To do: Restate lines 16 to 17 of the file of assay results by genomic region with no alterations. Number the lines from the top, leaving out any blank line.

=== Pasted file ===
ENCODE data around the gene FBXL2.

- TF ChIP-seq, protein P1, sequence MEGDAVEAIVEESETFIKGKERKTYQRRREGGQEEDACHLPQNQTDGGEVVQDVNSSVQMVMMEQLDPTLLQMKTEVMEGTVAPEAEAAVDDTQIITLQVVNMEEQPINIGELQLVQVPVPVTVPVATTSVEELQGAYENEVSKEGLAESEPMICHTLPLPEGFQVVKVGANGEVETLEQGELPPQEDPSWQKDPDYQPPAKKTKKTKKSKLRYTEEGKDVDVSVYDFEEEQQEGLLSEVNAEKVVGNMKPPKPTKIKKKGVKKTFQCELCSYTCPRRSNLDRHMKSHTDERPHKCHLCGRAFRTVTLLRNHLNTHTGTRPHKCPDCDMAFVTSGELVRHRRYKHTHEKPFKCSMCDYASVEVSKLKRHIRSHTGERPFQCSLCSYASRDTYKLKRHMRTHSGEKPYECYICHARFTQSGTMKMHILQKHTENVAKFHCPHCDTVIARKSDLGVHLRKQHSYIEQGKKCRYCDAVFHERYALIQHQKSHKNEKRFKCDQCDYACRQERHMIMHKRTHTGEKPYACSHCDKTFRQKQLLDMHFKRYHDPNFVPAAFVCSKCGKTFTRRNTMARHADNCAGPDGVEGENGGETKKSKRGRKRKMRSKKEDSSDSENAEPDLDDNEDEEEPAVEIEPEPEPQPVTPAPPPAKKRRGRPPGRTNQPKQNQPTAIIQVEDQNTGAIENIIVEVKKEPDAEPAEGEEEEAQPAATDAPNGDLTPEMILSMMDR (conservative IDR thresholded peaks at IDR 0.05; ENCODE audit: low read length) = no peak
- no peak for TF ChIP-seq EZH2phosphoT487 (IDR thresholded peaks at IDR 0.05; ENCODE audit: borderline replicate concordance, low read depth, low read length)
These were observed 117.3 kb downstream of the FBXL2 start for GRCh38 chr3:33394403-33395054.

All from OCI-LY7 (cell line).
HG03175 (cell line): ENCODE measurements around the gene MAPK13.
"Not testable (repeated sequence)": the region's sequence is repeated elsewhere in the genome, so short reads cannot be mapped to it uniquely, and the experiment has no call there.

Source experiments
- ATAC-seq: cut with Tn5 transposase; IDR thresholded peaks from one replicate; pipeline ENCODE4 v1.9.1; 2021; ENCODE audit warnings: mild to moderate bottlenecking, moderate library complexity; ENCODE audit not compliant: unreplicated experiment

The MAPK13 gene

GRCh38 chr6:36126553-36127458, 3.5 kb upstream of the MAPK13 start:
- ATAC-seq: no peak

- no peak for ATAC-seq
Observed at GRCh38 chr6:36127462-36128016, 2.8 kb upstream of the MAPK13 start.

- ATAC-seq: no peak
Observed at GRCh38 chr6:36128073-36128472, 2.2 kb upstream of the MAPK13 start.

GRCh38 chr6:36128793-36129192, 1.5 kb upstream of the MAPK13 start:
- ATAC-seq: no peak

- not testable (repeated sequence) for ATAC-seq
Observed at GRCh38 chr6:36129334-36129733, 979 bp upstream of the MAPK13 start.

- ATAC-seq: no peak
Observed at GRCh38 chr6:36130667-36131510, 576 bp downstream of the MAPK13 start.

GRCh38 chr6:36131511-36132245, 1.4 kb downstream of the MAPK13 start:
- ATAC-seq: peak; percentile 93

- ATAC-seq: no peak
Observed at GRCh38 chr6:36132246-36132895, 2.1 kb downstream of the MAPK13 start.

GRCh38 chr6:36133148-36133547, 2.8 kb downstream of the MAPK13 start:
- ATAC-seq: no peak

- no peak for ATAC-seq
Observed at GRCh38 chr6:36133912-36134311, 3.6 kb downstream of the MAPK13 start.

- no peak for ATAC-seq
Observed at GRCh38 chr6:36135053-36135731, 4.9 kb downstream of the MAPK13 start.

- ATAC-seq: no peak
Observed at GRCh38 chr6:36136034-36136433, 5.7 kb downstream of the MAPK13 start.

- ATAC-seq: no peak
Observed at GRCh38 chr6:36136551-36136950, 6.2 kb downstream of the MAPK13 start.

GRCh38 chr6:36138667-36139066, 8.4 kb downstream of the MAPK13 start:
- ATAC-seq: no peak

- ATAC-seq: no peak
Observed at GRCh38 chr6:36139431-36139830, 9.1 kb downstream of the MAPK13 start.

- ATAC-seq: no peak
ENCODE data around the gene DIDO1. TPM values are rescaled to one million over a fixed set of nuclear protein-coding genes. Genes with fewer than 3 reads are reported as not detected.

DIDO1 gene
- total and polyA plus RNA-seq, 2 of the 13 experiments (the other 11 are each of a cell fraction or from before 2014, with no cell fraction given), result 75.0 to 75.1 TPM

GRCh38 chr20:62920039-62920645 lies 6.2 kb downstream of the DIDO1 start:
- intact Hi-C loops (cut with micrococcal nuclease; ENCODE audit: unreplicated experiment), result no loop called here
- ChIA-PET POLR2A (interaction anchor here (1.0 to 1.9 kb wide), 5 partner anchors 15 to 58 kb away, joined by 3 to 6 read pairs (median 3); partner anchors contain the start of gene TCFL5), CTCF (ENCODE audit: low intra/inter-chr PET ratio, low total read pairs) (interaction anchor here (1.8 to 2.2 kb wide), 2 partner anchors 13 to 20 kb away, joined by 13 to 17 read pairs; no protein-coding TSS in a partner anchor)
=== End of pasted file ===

Observed at GRCh38 chr6:36128073-36128472, 2.2 kb upstream of the MAPK13 start.

GRCh38 chr6:36128793-36129192, 1.5 kb upstream of the MAPK13 start: